Eyes and investments are additionally pointed toward India; an economy focused on accelerated, sustainable growth. According to a report by the Ministry of Statistics and Programme Implementation, the cost of labor is comparatively advantageous, and industrial production in India is nearly 40% lower than in the United States, and around 25% lower than in China. These cost advantages are further amplified by the Indian government’s “Make in India” initiative, which aims to make India a global manufacturing hub and provides various incentives for companies to invest in the country. The government has also suggested an investment of $750 billion to strengthen railway infrastructure and envisioned the Maritime India Vision 2030 which estimates massive investments in world-class infrastructure development at Indian ports.
During the fiscal year 2021-2022, merchandise exports from India surged 43%, reaching a new high at $417.81 billion. Imports increased 55% year-over-year, reaching $610.22 billion.
The balance of trade is favorable, and both India and Vietnam’s focus on our industry is quickly paying dividends for the supply chain ecosystem.
Returning to the Americas
Looking beyond Asia and closer to home, U.S. companies are simultaneously keen on shifting operations back to the Americas.
Can you really take the risk of not having your product reach America? If there is another widespread supply chain problem and all your facilities are across the globe, that could happen. People are rethinking it.
Greater proximity cuts down on shipping delays, port holdups and damaged shipments, making it easier for companies to meet growing consumer demand for short delivery timelines. This ultimately means increased profits, at least somewhat easing the burden of higher labor and manufacturing costs.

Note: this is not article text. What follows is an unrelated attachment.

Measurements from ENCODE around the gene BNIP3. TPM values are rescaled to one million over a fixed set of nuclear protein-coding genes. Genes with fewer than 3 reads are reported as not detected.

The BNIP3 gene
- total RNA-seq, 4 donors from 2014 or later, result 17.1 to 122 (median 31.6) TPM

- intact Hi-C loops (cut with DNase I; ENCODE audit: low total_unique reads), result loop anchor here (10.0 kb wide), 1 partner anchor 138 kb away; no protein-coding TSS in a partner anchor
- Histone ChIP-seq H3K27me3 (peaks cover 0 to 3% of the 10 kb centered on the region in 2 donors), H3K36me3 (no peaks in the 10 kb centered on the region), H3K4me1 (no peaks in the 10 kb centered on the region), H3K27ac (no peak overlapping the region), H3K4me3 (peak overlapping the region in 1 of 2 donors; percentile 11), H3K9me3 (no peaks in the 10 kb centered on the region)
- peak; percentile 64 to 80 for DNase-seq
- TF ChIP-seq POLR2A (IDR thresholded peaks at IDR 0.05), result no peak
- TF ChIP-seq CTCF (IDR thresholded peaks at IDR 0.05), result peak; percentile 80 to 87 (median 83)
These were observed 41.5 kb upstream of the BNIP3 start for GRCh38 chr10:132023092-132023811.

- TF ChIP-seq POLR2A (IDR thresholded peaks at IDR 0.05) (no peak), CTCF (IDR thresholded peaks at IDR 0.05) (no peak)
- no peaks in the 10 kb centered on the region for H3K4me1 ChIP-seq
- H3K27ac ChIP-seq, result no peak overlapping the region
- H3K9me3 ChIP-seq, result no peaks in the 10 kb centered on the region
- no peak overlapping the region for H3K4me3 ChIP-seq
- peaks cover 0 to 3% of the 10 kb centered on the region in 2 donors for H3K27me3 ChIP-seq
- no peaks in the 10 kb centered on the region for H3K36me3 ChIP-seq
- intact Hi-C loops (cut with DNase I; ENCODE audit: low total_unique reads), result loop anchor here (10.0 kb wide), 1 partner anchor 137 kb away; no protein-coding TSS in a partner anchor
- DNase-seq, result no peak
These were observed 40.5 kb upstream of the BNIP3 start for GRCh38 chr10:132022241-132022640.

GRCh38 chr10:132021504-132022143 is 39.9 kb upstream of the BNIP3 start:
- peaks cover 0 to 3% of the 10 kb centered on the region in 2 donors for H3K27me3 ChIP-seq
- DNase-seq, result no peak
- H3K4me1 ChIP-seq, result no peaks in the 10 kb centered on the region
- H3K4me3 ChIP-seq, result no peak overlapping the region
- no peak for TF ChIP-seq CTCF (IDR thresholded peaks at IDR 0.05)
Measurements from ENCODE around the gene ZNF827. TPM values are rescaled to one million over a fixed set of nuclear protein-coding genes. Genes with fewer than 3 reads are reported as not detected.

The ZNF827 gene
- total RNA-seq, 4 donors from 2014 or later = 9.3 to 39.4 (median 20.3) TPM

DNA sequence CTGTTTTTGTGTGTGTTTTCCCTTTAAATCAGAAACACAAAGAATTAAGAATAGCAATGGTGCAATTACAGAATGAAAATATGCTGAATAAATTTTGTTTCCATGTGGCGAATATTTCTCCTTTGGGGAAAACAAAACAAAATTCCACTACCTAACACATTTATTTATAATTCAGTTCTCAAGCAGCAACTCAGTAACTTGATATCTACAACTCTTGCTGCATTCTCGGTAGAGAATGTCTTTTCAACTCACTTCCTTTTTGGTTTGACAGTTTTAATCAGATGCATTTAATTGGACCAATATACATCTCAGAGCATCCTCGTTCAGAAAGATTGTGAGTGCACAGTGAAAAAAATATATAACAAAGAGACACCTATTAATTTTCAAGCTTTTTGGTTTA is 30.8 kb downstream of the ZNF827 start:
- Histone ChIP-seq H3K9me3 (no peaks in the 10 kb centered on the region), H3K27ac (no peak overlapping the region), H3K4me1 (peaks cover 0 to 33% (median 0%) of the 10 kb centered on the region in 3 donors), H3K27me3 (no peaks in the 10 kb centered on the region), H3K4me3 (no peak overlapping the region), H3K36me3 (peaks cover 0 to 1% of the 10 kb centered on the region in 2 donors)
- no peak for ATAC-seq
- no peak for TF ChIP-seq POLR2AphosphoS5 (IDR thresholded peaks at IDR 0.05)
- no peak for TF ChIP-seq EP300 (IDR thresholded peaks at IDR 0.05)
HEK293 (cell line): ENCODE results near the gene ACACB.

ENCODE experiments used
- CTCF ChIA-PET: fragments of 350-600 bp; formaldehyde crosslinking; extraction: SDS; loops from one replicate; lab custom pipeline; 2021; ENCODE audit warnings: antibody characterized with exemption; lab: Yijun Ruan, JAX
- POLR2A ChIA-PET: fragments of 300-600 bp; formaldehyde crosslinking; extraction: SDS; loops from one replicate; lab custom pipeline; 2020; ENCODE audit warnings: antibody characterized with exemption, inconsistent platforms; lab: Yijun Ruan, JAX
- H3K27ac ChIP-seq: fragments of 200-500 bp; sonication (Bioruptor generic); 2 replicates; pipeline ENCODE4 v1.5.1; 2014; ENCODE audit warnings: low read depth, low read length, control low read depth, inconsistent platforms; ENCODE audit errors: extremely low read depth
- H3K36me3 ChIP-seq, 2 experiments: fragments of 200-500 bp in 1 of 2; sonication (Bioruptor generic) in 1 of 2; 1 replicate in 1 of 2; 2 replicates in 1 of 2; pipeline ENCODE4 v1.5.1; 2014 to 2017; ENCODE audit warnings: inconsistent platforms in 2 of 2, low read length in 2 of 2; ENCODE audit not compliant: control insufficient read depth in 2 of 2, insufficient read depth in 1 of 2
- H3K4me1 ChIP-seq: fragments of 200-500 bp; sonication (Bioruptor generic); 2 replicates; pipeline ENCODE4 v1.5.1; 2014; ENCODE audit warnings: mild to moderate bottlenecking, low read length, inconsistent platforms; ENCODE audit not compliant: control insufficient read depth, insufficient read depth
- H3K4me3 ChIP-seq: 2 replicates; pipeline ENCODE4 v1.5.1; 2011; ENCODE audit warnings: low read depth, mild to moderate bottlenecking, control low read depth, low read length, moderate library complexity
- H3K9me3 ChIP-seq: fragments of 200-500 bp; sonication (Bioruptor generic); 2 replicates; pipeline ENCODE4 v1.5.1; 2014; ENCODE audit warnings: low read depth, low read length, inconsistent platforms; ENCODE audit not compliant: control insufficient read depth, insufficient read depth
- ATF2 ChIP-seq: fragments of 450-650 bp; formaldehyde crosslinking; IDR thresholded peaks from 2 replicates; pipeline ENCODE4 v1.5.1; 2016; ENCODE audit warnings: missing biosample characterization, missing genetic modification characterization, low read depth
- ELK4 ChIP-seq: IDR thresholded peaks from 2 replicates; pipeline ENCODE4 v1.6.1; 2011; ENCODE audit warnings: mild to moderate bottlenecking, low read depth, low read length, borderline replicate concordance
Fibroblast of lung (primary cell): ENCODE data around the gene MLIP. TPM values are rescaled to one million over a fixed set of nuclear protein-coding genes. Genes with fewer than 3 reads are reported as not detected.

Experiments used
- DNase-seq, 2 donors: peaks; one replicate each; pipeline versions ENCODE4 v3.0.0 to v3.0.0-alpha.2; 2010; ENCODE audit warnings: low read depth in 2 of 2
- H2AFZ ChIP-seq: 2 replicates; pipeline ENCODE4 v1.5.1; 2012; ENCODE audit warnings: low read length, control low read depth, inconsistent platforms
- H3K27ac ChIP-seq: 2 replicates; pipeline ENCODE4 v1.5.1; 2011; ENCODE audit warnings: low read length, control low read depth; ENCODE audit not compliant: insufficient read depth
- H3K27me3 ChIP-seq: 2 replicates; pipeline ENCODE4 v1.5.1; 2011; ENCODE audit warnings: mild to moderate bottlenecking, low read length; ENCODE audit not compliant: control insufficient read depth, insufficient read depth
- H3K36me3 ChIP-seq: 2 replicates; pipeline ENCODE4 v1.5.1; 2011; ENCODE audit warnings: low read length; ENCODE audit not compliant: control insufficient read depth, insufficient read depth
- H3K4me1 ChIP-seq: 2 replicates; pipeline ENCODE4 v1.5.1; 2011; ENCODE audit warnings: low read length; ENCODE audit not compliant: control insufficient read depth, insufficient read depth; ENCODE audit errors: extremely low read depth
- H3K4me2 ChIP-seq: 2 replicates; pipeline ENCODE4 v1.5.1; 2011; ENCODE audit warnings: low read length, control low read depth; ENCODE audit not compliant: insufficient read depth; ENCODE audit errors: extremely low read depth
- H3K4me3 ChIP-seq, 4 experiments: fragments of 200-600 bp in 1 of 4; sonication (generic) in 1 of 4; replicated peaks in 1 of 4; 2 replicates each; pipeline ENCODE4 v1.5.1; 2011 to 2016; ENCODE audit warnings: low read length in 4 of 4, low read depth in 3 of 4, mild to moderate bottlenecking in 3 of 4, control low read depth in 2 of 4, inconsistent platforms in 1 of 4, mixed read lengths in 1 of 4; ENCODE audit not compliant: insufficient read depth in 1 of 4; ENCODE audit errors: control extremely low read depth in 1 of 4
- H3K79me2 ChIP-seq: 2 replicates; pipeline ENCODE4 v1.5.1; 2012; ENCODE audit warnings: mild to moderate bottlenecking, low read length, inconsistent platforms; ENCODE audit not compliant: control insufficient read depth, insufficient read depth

People left America because of labor costs. Now, with increased labor costs in China, the advantage is not what it used to be.” Additionally, robotics has cut down on the need for labor.
A report by the Boston Consulting Group (BCG) estimated that the increased use of robots could lead to a 16% reduction in overall production costs for US-based manufacturers. Additionally, the use of robots can help address the labor shortage issues faced by many US manufacturers, as robots can perform repetitive and dangerous tasks that are difficult to automate with human labor.
For companies that depend on robotics for a large portion of their manufacturing processes, moving facilities to the U.S. allows companies to be closer to their customers without being bogged down by higher labor costs. The Lego Group, for example, announced its first U.S.-based factory last year.
Additionally, nearshoring to Mexico provides a multitude of proximity benefits as well as lower labor and infrastructure costs. According to data from the World Bank, the average monthly wage in Mexico’s manufacturing sector was around $589 in 2020. Additionally, Mexico has a large and growing skilled workforce, with a total labor force of around 54 million people.
If a company has to have a cheaper labor component, Mexico is the option. There are a lot of companies moving to Mexico because the Mexico-U.S. supply chain is very efficient.
Mexico’s interest is demonstrated by initiatives such as the Infrastructure Investment Program for Northern Mexico (PNI), launched by the Mexican government in 2019. The PNI promotes infrastructure development in various sectors, including transportation, energy, water, and telecommunications, across the states of Baja California, Baja California Sur, Chihuahua, Coahuila, Durango, Nuevo Leon, Sinaloa, Sonora, and Tamaulipas.
While the benefits are clear, the complexities and costs of reshoring are burdensome. It enables a customer-first approach to navigate new approaches with expertise and transparency at every step of the supply chain.